In 2015, I was playing a lot with Connor, Brandon Morrison and Will Bryant and, in 2017, we got picked up by Fagen to be his backing band. That opportunity really brought us all up to another level and I’d say that’s when my professional career really took oﬀ. The Hudson Valley has an amazing music scene and I feel very fortunate to have grown up tapped into it.
You are also currently a member of several local bands who are making national waves, like The Restless Age, Lost Leaders and with players, like Connor Kennedy, who you grew up with. Tell us about your favorite local collaborators.
I love making music with my friends! Will Bryant, Brandon Morrison and I are a unit, we work together all the time in the studio and live, with all different artists. We started The Restless Age together as an outlet for the three of us to step out as singers and songwriters. It’s got a harmony-rich, power pop sound, one that has been really fun for us to collaborate on. We have a bunch of singles out and a full record that we’re planning to release at some point.
Lost Leaders is a band I’ve been in since 2013 that’s led by Byron Isaacs and Peter Cole, two great songwriters who I’ve learned a lot from. Our new EP ‘Jealous Sun’ was recorded at my studio and comes out this month.
Connor Kennedy is one of my best friends and longtime collaborators. He, too, has a record in the works that’s being recorded at my place. In the past few years, he’s been really honing his craft as a songwriter and I’m excited to see where it takes him.
As we mentioned, you are also a studio owner and producer working out of the old Falcon site which you call “The Building.” What are some of the other recent records you’ve produced there?
I’m currently producing two records that I’m really excited about. The first is for Glen David Andrews, a powerhouse singer and trombone player from New Orleans. The second is for Storey Littleton, a super talented young singer-songwriter from Woodstock, someone who I think has an amazing career ahead of her. Both records are almost complete and will hopefully be out soon.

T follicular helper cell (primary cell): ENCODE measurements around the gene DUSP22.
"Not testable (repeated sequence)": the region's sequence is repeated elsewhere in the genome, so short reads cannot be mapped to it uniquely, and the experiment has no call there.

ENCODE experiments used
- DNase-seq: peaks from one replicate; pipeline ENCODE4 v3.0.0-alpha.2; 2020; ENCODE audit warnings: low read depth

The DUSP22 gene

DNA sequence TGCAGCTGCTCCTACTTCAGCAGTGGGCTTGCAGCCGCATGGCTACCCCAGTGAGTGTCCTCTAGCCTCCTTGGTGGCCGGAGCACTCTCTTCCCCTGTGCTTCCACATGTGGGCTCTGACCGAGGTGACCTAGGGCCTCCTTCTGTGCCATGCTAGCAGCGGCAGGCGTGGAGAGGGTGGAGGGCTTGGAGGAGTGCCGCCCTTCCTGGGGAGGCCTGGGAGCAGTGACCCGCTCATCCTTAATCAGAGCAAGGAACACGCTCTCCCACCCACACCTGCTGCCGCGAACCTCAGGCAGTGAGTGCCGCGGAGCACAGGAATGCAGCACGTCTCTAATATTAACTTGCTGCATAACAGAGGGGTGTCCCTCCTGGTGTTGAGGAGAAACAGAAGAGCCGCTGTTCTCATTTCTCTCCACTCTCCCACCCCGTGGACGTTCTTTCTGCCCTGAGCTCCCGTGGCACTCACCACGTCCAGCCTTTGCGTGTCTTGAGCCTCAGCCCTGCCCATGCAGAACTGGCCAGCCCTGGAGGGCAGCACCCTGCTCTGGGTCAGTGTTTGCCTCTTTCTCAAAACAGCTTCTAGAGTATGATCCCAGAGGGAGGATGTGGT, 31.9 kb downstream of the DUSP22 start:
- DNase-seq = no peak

I understand you also do scores for short films and advertising. What are some recent projects you’ve helmed in this capacity?
Back in October I scored a TV ad for Loan Depot that aired during the World Series, that was pretty cool! More recently, the food delivery company, Postmates, will call me every now and then to make little jingles and I’m always up for the challenge.
What are some of your favorite things to do in the Hudson Valley that are not music-related?
I enjoy hiking, visiting art museums and eating out at the many great restaurants we have here in the area. Il Cenacolo in Newburgh, River & Post in Staatsburg and Crazy Bowls are some of my favorites.
As someone who was born and has lived his whole life in the Hudson Valley, how do you view its recent evolution and growth?
That’s a tough question, generally, I welcome change. I’ve met and made friends with many cool people who have moved here in the past few years, I think it’s great to have them. This area of the world is very special and can be shared by many. But, unfortunately, with this influx of population, we’re also seeing the capitalist vultures swooping in. Deep pocket investors and development firms from outside our community are buying up real estate looking for nothing more than capital returns. Chain stores and ugly developments seem to be in the works all over the Valley, especially here in Southern Ulster county. I’m wary of these projects, their lack of vision for the greater community good and poor public planning.
What are your future goals for The Falcon and your own multifaceted career as a player and producer?
My goal is to keep The Falcon going and growing as a space of music and art for everyone. As a musician, I aspire to produce music that has permanence.
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Live World Class Music, dining & libations, cool vibrations, art gallery and the Avalon Archives Museum of Rock & Roll.
1348 Route 9W, Marlboro NY
845 236 7970
Written By: Sal Cataldi is a musician, writer and publicist living in the Hudson Valley.